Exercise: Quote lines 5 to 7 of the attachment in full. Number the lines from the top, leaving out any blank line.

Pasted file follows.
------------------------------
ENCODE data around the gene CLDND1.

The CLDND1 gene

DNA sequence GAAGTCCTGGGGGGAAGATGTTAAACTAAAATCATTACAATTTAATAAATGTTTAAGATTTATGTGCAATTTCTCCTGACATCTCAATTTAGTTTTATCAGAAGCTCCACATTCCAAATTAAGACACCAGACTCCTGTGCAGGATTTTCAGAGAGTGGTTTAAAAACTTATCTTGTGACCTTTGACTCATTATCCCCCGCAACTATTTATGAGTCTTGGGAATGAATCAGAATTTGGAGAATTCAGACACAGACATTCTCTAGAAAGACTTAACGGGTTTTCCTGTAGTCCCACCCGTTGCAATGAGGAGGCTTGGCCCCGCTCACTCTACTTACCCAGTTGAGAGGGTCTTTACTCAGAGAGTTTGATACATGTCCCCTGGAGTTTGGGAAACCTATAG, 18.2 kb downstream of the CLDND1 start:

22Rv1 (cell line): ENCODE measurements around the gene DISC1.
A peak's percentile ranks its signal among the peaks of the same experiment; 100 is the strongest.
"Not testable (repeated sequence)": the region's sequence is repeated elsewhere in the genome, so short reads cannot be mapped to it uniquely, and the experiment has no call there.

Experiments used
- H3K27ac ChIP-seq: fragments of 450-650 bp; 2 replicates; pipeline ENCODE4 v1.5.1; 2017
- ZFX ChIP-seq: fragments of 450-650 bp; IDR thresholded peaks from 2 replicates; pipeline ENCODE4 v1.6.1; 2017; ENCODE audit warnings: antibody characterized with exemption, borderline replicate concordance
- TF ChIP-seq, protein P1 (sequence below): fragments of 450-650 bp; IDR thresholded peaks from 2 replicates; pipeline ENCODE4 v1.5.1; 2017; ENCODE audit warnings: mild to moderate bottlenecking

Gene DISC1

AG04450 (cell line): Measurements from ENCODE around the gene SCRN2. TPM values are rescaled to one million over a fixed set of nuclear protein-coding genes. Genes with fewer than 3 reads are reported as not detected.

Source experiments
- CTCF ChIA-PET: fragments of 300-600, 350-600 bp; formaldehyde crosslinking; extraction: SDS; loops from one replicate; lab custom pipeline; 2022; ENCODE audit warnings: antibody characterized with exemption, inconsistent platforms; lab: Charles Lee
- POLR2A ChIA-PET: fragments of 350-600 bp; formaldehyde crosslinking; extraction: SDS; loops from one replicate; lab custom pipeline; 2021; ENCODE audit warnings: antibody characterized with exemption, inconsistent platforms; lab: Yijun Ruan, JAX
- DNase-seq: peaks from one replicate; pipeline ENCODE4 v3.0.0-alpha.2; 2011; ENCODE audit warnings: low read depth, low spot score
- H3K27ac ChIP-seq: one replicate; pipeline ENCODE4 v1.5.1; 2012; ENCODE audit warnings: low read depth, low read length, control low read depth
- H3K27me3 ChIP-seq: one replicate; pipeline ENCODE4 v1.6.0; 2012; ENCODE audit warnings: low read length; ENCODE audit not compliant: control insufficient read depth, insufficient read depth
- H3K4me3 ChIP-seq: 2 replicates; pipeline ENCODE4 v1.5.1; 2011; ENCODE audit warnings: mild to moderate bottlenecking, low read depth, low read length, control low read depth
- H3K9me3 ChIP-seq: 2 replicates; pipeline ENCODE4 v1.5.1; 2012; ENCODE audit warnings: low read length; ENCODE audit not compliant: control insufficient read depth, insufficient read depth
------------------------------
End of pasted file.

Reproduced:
A peak's percentile ranks its signal among the peaks of the same experiment; 100 is the strongest.
"Not testable (repeated sequence)": the region's sequence is repeated elsewhere in the genome, so short reads cannot be mapped to it uniquely, and the experiment has no call there.

Experiments used